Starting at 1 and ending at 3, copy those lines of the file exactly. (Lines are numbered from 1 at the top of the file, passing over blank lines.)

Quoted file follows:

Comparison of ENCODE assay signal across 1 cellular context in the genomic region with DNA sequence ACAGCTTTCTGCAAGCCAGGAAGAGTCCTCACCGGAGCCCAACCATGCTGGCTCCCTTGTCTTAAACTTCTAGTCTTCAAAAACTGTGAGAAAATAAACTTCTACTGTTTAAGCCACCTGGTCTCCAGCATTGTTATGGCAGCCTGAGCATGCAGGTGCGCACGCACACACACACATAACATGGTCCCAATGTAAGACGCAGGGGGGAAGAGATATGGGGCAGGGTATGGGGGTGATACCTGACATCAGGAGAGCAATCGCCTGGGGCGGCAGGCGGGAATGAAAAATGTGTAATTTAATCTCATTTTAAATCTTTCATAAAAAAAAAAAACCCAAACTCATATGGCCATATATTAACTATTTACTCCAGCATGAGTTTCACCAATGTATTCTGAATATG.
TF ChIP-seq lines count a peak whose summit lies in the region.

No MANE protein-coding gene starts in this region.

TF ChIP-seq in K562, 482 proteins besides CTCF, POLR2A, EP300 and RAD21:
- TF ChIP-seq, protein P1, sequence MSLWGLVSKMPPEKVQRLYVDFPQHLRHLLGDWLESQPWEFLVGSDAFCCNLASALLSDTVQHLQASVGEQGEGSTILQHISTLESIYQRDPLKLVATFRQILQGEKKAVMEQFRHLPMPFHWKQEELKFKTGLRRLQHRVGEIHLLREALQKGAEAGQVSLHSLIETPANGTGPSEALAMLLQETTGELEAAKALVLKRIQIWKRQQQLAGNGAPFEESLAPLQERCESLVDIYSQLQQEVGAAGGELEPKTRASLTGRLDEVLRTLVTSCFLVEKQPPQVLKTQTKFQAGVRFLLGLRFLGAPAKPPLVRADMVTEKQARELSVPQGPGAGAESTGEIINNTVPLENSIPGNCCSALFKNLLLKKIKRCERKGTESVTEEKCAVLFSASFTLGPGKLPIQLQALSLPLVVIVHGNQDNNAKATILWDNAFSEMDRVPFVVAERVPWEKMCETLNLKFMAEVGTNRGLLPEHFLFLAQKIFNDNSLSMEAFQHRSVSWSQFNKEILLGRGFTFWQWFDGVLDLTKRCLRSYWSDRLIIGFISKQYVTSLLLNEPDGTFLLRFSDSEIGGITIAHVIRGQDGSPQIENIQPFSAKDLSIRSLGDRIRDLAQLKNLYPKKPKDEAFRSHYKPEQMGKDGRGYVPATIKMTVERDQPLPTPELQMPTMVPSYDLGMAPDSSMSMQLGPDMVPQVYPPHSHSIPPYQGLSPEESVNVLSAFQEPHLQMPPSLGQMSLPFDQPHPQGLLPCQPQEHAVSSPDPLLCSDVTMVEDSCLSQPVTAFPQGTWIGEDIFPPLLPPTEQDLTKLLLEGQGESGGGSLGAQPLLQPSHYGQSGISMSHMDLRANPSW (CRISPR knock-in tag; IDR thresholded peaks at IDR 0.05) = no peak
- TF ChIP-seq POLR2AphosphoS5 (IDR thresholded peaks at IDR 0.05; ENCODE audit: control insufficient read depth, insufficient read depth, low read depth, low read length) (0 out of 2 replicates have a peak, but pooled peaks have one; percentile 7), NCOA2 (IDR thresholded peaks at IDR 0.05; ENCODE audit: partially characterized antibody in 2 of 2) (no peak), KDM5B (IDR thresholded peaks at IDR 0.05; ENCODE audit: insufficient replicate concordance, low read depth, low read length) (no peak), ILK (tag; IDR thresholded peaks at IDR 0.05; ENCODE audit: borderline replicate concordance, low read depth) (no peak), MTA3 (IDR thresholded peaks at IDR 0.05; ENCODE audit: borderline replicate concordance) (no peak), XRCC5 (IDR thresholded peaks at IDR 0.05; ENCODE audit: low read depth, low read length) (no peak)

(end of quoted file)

Comparison of ENCODE assay signal across 1 cellular context in the genomic region with DNA sequence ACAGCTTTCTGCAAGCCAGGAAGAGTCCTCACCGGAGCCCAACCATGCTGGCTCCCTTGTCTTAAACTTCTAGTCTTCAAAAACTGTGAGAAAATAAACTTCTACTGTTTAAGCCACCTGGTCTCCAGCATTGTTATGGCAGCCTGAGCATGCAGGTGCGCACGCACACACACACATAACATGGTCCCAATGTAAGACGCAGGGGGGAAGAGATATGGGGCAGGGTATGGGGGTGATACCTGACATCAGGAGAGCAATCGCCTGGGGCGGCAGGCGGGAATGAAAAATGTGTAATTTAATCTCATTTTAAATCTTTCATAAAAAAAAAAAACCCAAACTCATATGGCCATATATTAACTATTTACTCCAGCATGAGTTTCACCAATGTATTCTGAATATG.
TF ChIP-seq lines count a peak whose summit lies in the region.

No MANE protein-coding gene starts in this region.